Subject: File No. SR-NYSE-2004-43
From: Richard A. Korhammer, Chief Executive Officer
Affiliation: Lava Trading Inc.

September 23, 2004

VIA E-MAIL: rule-comments@sec.gov

U.S. Securities and Exchange Commission
450 Fifth Street, N.W.
Washington, DC 20549-0609
Attention: Mr. Jonathan G. Katz, Secretary

Re: File No. SR-NYSE-2004-43

Ladies and Gentlemen:

Lava Trading Inc. is submitting this letter in response to the OpenBook Proposal that was published for comment in Securities Exchange Act Release No. 50275 (August 26, 2004) (the “Release”). That proposal would make the OpenBook service available in real-time.

Upon the Commission’s initial approval of OpenBook fees three years ago, the product was only available on a delayed basis. The Commission raised serious concerns regarding the prohibition on the commingling of data and other access issues raised by the OpenBook contract at that time:

The Commission notes that this order only approves the filing submitted by the NYSE, for the fees for the NYSE OpenBook service. Therefore, the Commission is not approving or disapproving the terms of the NYSE’s vendor or subscriber agreements. The NYSE’s proposed restrictions on vendor redissemination of OpenBook data, including the prohibition on providing the full data feed and providing enhanced, integrated, or consolidated data found in these agreements are on their face discriminatory, and may raise fair access issues under the Act. (Securities Exchange Act Release No. 45138, December 7, 2001).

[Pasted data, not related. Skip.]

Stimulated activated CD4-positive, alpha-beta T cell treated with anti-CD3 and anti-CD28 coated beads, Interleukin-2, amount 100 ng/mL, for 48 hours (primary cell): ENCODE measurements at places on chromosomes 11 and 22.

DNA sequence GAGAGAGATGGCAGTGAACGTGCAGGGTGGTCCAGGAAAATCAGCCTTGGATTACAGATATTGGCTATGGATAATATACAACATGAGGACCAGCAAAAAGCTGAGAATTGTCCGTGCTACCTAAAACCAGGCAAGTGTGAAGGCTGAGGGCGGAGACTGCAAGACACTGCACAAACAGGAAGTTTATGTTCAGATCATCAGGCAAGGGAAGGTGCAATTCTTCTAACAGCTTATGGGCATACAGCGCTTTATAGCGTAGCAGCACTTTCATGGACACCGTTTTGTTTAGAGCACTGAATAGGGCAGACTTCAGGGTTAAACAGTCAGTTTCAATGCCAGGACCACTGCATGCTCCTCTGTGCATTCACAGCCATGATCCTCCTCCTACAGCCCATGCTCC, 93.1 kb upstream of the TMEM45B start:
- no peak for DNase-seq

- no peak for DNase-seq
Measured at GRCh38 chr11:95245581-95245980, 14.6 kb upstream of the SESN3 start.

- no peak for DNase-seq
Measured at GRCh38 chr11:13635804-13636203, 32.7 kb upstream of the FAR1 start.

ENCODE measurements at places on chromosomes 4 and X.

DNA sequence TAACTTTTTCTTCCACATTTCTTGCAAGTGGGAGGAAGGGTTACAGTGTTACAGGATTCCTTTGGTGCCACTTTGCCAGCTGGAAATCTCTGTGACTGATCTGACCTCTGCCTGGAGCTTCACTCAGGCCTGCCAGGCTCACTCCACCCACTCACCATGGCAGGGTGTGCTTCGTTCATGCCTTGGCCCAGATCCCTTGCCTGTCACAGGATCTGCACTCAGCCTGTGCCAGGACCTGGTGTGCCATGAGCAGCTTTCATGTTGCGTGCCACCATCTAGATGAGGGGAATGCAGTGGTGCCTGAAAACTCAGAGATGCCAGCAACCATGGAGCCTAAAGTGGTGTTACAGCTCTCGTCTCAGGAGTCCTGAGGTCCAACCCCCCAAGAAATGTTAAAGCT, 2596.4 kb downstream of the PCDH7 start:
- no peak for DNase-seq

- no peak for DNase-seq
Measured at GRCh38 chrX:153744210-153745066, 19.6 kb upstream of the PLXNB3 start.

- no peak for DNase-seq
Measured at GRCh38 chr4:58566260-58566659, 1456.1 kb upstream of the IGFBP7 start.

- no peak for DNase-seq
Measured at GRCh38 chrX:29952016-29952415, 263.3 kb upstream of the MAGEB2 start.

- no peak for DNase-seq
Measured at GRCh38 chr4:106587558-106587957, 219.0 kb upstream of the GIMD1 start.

The real-time OpenBook present several material issues including transparency.

There needs to be considered the integration of real-time OpenBook data into the same montage that displays the real-time full depth books of other market centers. Such would be consistent with the intent of Regulation NMS, and would give OpenBook the same trade-through protection and visibility that other full depth books at electronic exchanges and Electronic Communication Networks realize today in systems that offer consolidated order books. We believe this would also be consistent with the intent of the original ECN rules and Regulation ATS which, recognizing the fact that there were separate markets, one displayed and one hidden, corrected this problem by requiring more transparency.

Additionally, having to view multiple screens and mentally integrate two real-time montages in order to determine the market liquidity and depth presents additional challenges to traders and burdens them and technology vendors.

We believe the commission needs to give traders and vendors sufficient time to fully assess and comment on the NYSE's proposal, and should incorporate a reevaluation of the NYSE OpenBook contract and its affect on vendors and the trading community. Thus, we urge the Commission to require a full 90-day public comment, with contracts included, so the public can systematically assess the impact of this proposal on transparency and ultimately on investors.

Thank you for your consideration.

Sincerely,

Richard A. Korhammer
Chief Executive Officer